Power price debacle in Australia illustrates lack of understanding

Power price debacle in Australia illustrates lack of understanding, by Chris Mitchell.

Nothing better illustrates the lack of public policy expertise in the media and government than the debacle over power prices.

Moral posturing about climate change so infected thinking on issues of power generation that former prime minister Kevin Rudd in all seriousness declared that “climate change is the great moral challenge of our time”. …

Such posturing reached a high point when the former director of the left wing Australia Institute, Clive Hamilton, suggested this paper — and me personally — could face criminal charges for the “crime’’ of scepticism on climate issues. As I tried to explain to Hamilton in writing, the paper was, like rational Danish environmentalist Bjorn Lomborg, keen on economically sound solutions to issues and did not believe in suppressing dissenting views. …

It is unsurprising Turnbull, a former merchant banker, supports the RET [renewable energy target]. Most bankers do.

I have a friend, a merchant banker, who has invested a large part of his personal fortune in wind farms in Europe. They are crap policy, he admits freely, but guaranteed by government legislation to produce a high rate of return. …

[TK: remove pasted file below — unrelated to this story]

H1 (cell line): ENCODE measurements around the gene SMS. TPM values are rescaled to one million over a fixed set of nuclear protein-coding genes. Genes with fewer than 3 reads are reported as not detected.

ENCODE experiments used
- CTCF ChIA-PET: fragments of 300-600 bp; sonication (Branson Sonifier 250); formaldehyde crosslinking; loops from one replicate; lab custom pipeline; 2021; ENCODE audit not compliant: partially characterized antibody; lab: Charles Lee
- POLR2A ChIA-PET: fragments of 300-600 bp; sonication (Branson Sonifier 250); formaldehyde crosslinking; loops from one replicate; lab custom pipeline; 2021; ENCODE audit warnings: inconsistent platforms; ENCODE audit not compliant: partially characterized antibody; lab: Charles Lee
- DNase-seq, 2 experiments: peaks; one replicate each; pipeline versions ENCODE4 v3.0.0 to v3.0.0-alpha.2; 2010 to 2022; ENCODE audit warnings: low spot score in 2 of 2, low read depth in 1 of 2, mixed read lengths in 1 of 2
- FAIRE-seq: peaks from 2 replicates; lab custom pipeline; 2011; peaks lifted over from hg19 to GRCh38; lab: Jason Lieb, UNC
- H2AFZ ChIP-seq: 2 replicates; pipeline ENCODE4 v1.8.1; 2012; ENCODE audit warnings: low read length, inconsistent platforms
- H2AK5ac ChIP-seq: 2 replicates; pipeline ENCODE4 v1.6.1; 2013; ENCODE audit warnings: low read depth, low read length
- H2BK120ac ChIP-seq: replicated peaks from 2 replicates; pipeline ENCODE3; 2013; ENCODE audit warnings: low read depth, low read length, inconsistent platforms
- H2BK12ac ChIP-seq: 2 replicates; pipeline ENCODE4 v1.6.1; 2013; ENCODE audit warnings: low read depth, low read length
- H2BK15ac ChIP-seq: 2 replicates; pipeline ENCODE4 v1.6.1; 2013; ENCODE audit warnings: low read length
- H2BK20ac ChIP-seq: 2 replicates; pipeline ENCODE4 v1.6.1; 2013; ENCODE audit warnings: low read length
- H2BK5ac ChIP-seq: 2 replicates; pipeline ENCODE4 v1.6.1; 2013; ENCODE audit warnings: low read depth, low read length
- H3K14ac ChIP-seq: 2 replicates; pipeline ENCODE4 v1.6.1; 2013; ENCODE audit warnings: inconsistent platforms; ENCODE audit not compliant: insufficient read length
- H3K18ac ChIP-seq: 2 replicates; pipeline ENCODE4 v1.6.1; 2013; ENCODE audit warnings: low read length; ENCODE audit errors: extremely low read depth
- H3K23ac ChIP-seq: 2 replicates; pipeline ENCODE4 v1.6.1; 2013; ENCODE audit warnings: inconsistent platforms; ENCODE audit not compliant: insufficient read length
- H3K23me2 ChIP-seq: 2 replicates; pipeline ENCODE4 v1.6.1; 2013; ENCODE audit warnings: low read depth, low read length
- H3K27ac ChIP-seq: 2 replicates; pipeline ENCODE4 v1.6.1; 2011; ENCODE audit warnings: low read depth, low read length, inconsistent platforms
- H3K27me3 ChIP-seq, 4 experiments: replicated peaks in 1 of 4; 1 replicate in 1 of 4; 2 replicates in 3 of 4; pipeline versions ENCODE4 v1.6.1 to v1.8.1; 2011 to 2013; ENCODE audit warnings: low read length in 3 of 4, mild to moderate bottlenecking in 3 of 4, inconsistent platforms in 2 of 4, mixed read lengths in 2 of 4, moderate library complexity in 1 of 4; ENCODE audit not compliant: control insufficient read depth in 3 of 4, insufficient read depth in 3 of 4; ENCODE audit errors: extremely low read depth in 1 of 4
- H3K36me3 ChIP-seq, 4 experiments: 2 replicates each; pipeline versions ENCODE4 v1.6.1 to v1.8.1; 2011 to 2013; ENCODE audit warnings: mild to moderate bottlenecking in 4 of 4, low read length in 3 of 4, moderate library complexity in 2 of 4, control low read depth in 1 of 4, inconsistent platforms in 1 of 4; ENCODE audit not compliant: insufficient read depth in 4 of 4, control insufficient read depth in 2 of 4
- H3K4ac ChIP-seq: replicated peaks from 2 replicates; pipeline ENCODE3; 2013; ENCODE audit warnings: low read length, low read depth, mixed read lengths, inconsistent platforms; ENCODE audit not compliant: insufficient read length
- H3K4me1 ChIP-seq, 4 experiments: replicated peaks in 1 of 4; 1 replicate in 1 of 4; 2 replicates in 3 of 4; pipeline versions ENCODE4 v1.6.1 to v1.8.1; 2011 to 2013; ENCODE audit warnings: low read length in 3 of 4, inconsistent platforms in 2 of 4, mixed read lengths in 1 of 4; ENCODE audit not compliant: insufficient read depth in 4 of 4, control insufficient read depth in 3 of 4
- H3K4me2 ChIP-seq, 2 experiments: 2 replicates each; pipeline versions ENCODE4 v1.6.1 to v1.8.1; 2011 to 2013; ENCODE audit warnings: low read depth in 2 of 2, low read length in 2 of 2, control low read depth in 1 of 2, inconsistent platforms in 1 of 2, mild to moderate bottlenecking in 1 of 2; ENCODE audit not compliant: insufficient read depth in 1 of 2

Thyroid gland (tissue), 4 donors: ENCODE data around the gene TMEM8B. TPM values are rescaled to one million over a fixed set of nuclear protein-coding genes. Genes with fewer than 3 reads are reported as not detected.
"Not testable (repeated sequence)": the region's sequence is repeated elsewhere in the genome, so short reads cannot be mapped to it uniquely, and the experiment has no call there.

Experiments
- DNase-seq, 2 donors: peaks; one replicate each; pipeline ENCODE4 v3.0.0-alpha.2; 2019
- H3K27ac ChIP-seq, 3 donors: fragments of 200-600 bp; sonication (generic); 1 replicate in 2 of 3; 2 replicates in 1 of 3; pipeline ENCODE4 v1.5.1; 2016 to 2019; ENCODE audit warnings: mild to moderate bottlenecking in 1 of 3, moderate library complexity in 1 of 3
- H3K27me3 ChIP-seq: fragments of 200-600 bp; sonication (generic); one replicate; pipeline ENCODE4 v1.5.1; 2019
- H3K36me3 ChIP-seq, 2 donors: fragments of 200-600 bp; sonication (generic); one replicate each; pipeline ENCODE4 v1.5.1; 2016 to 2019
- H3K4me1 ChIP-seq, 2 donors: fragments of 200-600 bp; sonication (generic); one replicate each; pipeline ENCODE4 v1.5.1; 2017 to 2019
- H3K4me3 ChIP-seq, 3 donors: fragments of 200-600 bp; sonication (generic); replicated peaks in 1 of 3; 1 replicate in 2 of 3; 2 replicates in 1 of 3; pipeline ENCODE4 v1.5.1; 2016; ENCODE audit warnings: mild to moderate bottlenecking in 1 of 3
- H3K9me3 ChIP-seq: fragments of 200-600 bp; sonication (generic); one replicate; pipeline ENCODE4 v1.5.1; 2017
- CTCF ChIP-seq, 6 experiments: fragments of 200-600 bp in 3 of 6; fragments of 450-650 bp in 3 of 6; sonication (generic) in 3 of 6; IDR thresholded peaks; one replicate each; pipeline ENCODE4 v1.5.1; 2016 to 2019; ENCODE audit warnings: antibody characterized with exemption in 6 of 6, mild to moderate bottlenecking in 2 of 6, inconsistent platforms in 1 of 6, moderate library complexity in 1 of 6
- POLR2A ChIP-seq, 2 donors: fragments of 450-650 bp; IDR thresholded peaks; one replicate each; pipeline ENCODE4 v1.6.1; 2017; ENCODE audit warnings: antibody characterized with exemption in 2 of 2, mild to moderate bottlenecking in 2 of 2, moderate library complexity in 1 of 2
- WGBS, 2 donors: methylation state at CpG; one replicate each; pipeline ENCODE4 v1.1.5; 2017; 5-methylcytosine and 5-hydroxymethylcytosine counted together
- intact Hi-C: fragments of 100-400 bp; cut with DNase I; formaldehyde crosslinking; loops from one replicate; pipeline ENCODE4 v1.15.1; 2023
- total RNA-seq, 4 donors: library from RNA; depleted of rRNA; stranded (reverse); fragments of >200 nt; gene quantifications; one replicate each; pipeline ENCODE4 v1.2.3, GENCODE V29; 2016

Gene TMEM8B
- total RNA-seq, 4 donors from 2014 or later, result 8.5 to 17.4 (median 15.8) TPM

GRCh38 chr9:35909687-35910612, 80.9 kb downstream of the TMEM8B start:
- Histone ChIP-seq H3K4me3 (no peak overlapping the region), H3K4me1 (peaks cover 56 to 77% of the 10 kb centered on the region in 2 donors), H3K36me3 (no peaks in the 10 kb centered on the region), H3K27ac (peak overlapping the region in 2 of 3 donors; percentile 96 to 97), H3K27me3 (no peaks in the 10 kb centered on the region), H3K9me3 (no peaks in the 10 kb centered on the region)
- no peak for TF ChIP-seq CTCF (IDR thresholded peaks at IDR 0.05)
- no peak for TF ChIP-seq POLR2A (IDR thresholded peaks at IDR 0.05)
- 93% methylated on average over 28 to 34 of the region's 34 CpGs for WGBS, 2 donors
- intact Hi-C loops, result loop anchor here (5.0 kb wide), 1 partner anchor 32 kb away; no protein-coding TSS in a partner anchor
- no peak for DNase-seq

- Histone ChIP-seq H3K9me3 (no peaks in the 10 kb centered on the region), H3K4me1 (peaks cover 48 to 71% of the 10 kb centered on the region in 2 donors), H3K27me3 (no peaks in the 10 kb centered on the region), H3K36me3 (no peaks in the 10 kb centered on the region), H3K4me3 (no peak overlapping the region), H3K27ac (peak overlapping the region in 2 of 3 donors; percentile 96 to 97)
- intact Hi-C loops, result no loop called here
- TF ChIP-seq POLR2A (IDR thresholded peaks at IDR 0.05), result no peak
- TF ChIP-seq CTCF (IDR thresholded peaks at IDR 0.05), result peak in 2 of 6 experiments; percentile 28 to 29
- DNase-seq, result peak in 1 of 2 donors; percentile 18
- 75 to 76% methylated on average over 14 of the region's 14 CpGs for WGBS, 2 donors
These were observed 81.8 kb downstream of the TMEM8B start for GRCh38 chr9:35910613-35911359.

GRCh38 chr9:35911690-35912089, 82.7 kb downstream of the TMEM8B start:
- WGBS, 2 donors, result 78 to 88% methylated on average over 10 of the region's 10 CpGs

Crazy, high-cost policy driven by virtue signaling, ideology, and falsehoods:

Our energy policy is mad for a country with the world’s largest supplies of high-quality steaming coal, among the best natural gas reserves on the planet and 40 per cent of the world’s uranium. Oh, and we are the world’s No 1 exporter of all three commodities. …

US power is so cheap, even though in private ownership, precisely because it harnessed its gas reserves while we failed to use ours to our own advantage.

Australia should have stuck to the original scenario envisaged by Howard at the 2007 election.

A market mechanism would have priced carbon and gradually made new gas baseload generation feasible. Gas has half the carbon intensity of coal and would have ensured we met our carbon reduction targets.

As carbon trading prices rose over decades this market would have facilitated the growth of renewables so that by the time mass battery storage was feasible we would have presided over an orderly transition.

And just as US power prices are a fraction of ours now, our own would have been a fraction of what they are today.

But don’t believe coal is dead. More than 1500 new efficient coal-fired plants are being planned or already under construction worldwide. …

While rich people fill their roofs with solar panels that just transfer costs to the poor, this does nothing for the climate because Australia represents only 1.3 per cent of global emissions. But it makes baseload power generation less feasible, less reliable and more expensive for consumers.